But don’t underestimate the result of good leadership and how quickly your culture can change dramatically under the right leaders and plan. It can happen much sooner than you think.
What’s been your experience?
I found this graphic recently. It is very interesting, and makes me think.
50 are female, 50 are male. 26 of these are children and only 8 people are aged 65 and older. 60 people are Asian, 15 African, 14 people are from the Americas and 11 individuals come from Europe. 5 of us speak English and 5 speak Spanish. Arabic, Hindi, Bengali and Portuguese all have 3 fluent speakers each. 12 speak Chinese, whilst 62 speak other languages. 83 are literate, 77 people have shelter, 87 have access to safe water, 15 are undernourished and 21 are overweight. 33 of us would be Christians, 22 Muslims, 14 Hindus, 7 Buddhists. 12 people would practice other religions and 12 people would not be involved in any religion.
My norm is not the norm for most other people.
In fact, my reality will never be most people’s reality.
That’s hard to imagine when my world most always revolves around me.
If the world came down to just 100 people, how many of the 100 would YOU know?
Last week a Wisconsin Federal District Court judge ruled that the pastoral housing allowance violates the establishment clause of the first amendment. This news can be quite upsetting for church leaders across the country as they try to figure out how to fairly compensate their pastors, and for pastors who need to rethink their monthly budgets now that a major tax benefit has been ruled unconstitutional.
Yesterday morning, Matt Steen and I had a conversation with Mike Batts, managing partner of Batts Morrison Wales & Lee. Mike and his team work exclusively with churches and pastors, and have served as trusted advisors to members of congress on policy issues related to church finances. We asked Mike about the ruling and what church leaders need to know about it. In a nutshell, here is what you need to realize now:
Click below to watch the entire conversation in order to gain a better understanding of what this means for your church:
Southland Christian Church in Lexington did a great thing this past weekend… hosting over 1000 physically and mentally disabled (I hope that’s the right politically correct terminology) to what they called a ‘Jesus Prom’.
How great is this?
From an article at the Christian Post:
Southland Christian Church in Lexington, Ky., held an event for the mentally and physically disabled community dubbed “Jesus Prom” over the past weekend that featured a night of celebration and compassion dedicated to those in attendance.
The annual free event drew 1,100 people decked in prom attire for the dinner, dance and night of fellowship. Pastor Brewster McLeod initiated the idea years ago when he served as the youth pastor with the purpose to reach those outside the walls of the church building and “value people on the margins of society.”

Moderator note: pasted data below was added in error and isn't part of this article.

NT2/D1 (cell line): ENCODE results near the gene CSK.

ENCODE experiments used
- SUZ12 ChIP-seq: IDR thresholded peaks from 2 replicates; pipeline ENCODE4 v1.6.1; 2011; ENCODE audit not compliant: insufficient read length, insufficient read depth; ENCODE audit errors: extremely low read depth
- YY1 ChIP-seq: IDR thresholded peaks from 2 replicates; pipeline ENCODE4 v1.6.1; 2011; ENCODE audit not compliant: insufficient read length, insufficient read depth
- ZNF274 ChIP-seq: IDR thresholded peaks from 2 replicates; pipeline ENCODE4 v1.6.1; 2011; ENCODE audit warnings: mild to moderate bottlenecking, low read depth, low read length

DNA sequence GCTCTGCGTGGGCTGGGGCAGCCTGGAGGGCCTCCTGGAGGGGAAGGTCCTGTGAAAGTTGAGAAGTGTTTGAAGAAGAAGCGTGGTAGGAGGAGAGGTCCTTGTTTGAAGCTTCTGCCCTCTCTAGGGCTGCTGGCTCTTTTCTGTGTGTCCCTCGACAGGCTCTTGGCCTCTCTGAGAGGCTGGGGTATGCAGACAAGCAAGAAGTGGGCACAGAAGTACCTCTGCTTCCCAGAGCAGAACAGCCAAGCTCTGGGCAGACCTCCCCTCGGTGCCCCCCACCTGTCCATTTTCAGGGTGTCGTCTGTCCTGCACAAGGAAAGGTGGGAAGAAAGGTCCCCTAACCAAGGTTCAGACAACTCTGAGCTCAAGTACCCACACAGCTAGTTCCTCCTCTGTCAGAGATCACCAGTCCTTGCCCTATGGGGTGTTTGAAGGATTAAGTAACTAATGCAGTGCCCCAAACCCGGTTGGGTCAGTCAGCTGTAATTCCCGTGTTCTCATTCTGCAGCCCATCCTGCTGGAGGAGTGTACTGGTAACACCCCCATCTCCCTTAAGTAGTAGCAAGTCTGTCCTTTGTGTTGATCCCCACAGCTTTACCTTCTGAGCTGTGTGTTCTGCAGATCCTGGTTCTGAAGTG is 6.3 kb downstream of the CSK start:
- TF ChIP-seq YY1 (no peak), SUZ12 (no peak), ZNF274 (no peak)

According to Justin Meeker, communications director at Southland Christian Church, McLeod’s vision for Jesus Prom is based on Luke 14:12-14, a verse about inviting “the poor, the crippled, the lame and the blind” to a banquet.
“Here’s a guy that truly believes everyone is as good as everyone else,” said Steve Flairty, a columnist writer who attended the event, according to the Kentucky Kernel. “Brewster wants people with developmental disabilities to experience the same kind of activities that everyone else can.”
Each year, the event is organized by 1,500 to 1,800 volunteers who escort the attendees throughout activities that include photography and games, while police and medical attention is on hand in case a special needs individual needs assistance. Typically, the megachurch transforms into a different theme venue, with this year being “Happy Days,” which was reflected through poodle-skirt dresses worn by some attendees.
Hats off to Southland! Great job in being the hands and feet of Jesus to your community.
Jesus is smiling.
In a laboratory experiment to test people’s willingness to lie to a partner in a game, 14% of peoplealways chose to be truthful, even if lying would have benefited them, and 14% chose to lie whenever they stood to gain, according to a team led by Uri Gneezy of the University of California, San Diego. The rest reacted in variable ways to incentives, sometimes lying and sometimes not, except for one participant who always lied, regardless of circumstances.
From the Harvard Business Review
OK… ministry is not a game.
But I’ve met a few ministry leaders that ‘play’ with the truth.
Why is it so hard to be truthful in ministry things?
Are you ever tempted to ‘white lie’ in ministry?
The important thing is… how do you respond?
QUESTIONS: Do you always give honest answers? Do you withhold partial information when giving your answers? Do you skew your answer to a question to make you look favorable? Do you ever throw someone else under the bus when the blame is partially yours?